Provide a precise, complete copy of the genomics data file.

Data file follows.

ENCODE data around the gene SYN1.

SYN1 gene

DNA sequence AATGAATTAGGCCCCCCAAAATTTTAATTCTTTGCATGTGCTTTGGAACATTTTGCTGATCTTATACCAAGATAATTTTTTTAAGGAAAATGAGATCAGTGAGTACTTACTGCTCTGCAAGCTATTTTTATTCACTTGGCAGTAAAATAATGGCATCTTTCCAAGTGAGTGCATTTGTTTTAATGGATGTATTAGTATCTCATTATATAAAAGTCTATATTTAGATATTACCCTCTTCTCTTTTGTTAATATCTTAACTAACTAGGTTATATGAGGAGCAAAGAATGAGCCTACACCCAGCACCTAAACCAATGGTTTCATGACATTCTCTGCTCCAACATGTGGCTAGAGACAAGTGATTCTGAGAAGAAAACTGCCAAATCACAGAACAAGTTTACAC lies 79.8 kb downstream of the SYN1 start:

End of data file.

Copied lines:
ENCODE data around the gene SYN1.

SYN1 gene

DNA sequence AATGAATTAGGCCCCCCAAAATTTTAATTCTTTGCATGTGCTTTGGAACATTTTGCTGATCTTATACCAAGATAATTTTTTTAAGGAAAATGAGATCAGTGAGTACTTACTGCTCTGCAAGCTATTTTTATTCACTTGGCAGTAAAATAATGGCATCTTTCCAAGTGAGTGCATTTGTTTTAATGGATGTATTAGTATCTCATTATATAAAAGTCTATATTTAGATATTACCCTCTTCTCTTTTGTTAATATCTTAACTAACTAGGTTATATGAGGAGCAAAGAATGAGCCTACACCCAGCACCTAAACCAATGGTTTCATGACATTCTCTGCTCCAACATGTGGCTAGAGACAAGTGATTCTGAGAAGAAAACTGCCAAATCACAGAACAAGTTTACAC lies 79.8 kb downstream of the SYN1 start: